Scene: A small manufacturing firm, circa 1906. The owner speaks with an employee:
"Ellsworth, I'm afraid I'll have to let you go... looks like Mr. Edison's invention has pretty much ruined the market for oil lamps."
"Tarnation! I can't believe it, Martha! Used to be a man could make a fair living selling washtubs and washboards. Who'd have thought these electric washing machines would catch on?"
Flash forward, about 100 years, to a conversation at a small video production company:
"Geez, John, I don't know what we're going to do. Looks like hardly anyone is doing those role-play sales training videos any more. And our video news release business has gone straight down the dumper. Looks like we'd better sell the Betacams and look for a new line of work."
This is the sound we're hearing more and more these days: the death rattles off old-line TV production businesses. More correctly, it's the sound of once-clever people failing to adapt--failing to recognize that nothing lasts forever, and that change is periodically required.
LANE CHANGE AHEAD
So you find yourself the victim of a shift in production trends. Think you're left with no transferable skills? Think again. There are, without a doubt, dozens of related products and services which draw upon your years of experience3/4experience in communicating different messages to different audiences using a variety of media.
One of my favorites is the still-blossoming world of digital signage. The more I see digital signage systems around me, the more I want to explore, and exploit, their potential. I see the electronic billboards inside my local bank branch, hawking loans and checking accounts and investments; and I picture a network of 50 plasma screens in cafeterias and common spaces at my largest clients' various corporate, manufacturing and sales locations.
I imagine a 42-inch screen packed with crawls, text boxes, headlines and, of course, a big 'ole video window. Better yet, I imagine needing to feed this beast with a never-ending stream of informational programming. Some of us would be out shooting, others managing the ingest of new material and still others programming the play-out, pushing MPEG-2 files down the public Internet to our far-flung fleet of screens. Sounds like a lot of work, right? You betcha... the kind that clients pay for. So how do I get a piece of this action?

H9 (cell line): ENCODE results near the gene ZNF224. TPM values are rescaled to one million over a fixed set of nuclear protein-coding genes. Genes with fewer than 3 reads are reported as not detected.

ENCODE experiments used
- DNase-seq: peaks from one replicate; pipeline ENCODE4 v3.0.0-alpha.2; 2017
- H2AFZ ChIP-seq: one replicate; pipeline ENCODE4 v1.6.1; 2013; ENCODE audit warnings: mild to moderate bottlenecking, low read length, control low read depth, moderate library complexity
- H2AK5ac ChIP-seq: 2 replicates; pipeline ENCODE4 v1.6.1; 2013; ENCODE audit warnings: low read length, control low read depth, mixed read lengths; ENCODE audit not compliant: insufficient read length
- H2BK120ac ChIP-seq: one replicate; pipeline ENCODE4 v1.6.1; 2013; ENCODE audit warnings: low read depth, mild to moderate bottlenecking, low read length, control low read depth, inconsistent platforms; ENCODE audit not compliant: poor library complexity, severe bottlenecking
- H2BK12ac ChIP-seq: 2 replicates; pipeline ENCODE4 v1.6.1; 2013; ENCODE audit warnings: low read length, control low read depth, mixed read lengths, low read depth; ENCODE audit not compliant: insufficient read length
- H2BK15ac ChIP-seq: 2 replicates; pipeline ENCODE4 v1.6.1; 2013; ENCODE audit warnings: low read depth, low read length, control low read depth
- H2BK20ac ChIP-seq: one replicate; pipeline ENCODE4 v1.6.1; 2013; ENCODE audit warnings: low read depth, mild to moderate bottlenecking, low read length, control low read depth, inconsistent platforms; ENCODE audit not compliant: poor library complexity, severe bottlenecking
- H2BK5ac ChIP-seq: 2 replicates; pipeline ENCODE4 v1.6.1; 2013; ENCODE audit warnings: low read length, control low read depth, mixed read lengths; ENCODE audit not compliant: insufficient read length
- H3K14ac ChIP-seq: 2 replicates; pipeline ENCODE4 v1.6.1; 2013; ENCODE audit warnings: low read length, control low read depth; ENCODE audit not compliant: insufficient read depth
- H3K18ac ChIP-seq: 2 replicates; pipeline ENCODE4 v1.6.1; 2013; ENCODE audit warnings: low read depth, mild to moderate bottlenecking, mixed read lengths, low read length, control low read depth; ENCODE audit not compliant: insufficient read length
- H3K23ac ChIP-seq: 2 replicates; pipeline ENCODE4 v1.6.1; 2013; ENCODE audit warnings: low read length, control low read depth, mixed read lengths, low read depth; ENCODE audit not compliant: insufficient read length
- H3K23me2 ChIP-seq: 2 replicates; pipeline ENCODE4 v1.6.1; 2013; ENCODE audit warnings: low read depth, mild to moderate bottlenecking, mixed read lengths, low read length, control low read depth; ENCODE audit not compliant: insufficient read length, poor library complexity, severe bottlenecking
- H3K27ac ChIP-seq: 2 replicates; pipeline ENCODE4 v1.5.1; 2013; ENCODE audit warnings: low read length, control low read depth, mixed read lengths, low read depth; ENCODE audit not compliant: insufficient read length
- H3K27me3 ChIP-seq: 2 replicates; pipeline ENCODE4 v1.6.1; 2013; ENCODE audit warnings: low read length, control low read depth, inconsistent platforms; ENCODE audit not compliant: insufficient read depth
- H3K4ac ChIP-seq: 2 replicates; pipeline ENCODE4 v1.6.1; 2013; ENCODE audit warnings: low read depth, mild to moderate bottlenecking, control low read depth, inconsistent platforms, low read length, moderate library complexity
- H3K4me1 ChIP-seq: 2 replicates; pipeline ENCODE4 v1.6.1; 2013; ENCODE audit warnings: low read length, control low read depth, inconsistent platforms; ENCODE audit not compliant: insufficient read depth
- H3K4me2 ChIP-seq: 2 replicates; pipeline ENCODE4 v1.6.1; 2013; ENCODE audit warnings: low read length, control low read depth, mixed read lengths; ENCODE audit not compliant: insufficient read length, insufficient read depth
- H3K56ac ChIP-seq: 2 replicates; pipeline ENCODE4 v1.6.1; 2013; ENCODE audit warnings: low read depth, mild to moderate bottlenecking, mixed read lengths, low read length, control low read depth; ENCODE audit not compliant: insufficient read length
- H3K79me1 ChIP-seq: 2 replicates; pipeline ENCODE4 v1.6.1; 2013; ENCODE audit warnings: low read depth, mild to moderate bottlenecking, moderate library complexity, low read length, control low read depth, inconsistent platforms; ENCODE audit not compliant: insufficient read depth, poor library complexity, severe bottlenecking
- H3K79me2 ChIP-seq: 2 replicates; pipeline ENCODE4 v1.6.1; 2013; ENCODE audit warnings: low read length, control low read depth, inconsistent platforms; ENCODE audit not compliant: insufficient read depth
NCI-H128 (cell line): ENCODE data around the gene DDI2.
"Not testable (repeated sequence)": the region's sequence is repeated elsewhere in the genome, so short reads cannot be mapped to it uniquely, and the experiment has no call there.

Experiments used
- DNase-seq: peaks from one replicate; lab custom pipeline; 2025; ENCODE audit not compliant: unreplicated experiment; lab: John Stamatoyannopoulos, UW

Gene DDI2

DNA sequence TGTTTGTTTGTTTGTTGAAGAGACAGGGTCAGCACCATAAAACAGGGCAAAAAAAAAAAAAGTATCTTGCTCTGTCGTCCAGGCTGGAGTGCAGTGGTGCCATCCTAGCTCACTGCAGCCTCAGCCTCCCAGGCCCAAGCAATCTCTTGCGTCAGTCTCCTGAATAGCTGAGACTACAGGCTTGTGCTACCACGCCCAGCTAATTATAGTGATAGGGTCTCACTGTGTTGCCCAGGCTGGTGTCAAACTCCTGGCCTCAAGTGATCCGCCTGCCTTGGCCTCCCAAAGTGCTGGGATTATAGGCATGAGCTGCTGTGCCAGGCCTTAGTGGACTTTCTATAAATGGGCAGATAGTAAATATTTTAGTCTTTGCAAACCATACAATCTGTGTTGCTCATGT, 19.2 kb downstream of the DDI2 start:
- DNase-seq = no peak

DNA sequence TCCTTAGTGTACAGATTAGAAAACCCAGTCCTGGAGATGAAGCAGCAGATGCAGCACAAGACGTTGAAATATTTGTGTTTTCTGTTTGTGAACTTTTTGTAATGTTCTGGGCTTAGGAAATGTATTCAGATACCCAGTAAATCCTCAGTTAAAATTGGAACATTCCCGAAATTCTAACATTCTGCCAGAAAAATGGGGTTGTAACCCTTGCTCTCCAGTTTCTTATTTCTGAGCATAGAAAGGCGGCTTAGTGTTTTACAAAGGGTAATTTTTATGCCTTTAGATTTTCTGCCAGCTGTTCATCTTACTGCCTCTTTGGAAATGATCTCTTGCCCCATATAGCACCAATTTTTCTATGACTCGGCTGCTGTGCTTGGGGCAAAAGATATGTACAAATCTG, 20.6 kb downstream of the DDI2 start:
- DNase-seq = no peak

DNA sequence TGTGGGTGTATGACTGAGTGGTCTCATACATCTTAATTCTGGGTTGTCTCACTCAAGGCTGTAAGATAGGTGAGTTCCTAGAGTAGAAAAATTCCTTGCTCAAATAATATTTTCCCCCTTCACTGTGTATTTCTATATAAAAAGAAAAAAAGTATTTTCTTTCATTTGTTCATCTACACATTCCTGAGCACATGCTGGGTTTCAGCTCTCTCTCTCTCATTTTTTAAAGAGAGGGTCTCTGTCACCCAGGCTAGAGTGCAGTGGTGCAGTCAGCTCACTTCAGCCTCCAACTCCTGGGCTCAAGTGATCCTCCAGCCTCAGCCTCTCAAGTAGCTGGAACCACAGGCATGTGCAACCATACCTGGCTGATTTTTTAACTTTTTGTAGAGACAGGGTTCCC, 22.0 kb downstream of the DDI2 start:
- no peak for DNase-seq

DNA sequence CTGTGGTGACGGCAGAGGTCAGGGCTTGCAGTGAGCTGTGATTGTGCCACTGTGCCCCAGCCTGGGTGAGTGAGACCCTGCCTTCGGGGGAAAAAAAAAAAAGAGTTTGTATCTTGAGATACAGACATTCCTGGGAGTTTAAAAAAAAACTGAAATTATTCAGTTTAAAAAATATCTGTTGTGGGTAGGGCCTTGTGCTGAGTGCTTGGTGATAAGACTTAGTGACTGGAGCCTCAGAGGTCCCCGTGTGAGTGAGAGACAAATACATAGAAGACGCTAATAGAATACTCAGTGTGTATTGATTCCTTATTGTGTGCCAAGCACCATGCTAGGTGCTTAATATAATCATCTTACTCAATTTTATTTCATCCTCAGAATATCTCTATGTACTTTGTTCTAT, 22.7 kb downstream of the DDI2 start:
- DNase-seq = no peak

I asked some friends over at VertigoXmedia to loan me one of their Xpresenter digital signage systems so I could experiment a bit. Vertigo is a fascinating company, with ingenious, graphically driven products for complex television graphics, capable of creating and programming entire broadcast-quality informational channels. Powerful but more modestly priced, Xpresenter is a close cousin of that primetime graphical family.
One of the real fascinations with the Xpresenter system is that its operation and programming is greatly simplified thanks to the underlying application--Microsoft PowerPoint.
Vertigo has added plug-ins and extensions which put a powerful programming dashboard at your fingertips, and allow the addition of dynamic elements, such as crawls, moving backgrounds and live video, to your compositions.